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Thrombolysis for Acute Ischemic Stroke in Patients With Premorbid Disability: A Meta-Analysis

Stroke. 2022 Jun 10:101161STROKEAHA121038374. doi: 10.1161/STROKEAHA.121.038374. Online ahead of print.


BACKGROUND: Randomized controlled trials for the use of alteplase in acute ischemic stroke have excluded or had little representation of patients with prestroke disability, and the benefit of alteplase in this population remains uncertain. We performed a systematic review and meta-analysis to examine the outcomes of thrombolysis in patients with premorbid disability.

METHODS: We performed a systematic review in accordance with the Meta-Analysis of Observational Studies in Epidemiology guidelines and retrieved studies reporting intravenous thrombolysis (IVT) in patients with prestroke disability (modified Rankin Scale score, 3-5) with acute ischemic stroke, either compared with untreated patients or treated patients without premorbid disability. The primary outcome was the return to premorbid disability at 90 days. Secondary outcomes included rate and odds ratio of favorable functional outcome at 90 days (modified Rankin Scale score 0-2 or return to premorbid modified Rankin Scale), symptomatic intracerebral hemorrhage (sICH), and 90-day mortality.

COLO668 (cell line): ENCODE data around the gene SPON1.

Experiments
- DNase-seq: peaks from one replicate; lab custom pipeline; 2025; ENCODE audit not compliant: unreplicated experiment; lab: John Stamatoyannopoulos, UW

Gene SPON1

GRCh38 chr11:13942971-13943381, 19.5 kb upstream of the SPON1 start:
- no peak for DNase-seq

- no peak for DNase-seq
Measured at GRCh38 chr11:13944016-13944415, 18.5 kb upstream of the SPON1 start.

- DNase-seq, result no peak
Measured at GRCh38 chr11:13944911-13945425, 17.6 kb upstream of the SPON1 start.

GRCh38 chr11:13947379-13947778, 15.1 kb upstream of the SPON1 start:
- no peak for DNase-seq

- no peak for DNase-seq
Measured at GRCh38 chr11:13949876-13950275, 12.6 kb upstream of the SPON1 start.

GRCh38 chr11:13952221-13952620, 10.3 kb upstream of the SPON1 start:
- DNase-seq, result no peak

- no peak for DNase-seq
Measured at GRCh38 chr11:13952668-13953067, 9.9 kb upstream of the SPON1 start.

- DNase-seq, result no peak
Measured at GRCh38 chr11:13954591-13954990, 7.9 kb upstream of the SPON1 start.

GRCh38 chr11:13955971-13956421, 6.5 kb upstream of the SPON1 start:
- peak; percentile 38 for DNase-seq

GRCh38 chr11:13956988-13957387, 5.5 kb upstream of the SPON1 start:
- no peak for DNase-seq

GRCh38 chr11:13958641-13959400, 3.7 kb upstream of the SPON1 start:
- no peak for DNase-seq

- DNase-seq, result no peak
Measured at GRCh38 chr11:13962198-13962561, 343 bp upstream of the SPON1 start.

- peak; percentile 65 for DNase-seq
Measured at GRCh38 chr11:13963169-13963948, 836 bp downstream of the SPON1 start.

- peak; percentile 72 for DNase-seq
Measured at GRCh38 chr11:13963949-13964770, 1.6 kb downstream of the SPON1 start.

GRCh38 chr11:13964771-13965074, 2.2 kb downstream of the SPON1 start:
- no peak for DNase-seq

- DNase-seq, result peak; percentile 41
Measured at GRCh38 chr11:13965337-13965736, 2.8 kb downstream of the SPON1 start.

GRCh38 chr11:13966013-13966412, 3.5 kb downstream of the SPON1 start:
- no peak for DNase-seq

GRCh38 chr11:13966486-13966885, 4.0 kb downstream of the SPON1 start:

RESULTS: Eight articles were included involving 103 988 patients. Patients with disability treated with IVT had better odds of returning to baseline function compared with those who did not receive IVT (odds ratio, 7.26 [95% CI, 2.51-21.02]). Mortality and rates of sICH were not significantly different between patients with disability treated with IVT and those not treated, although there were numerically more sICHs in the IVT group. Return to baseline function was not significantly different between patients with and without prestroke disability (odds ratio, 1.46 [95% CI, 0.75-2.83]). The rates of sICH were not significantly different in patients with and without premorbid disability. However, mortality was 3× higher in patients with premorbid disability than in those without premorbid disability (38.2% versus 12.6%).

CONCLUSIONS: The use of IVT in patients with disability was associated with better outcomes compared with patients who did not receive IVT without statistically significant added risks of sICH or mortality. When compared with those without disability, there was no significant difference in the return to baseline function or sICH. High-quality data comparing treated versus untreated patients with premorbid disability are needed to clarify this issue.

REGISTRATION: URL:; Unique identifier: CRD42021240499.

PMID:35686556 | DOI:10.1161/STROKEAHA.121.038374

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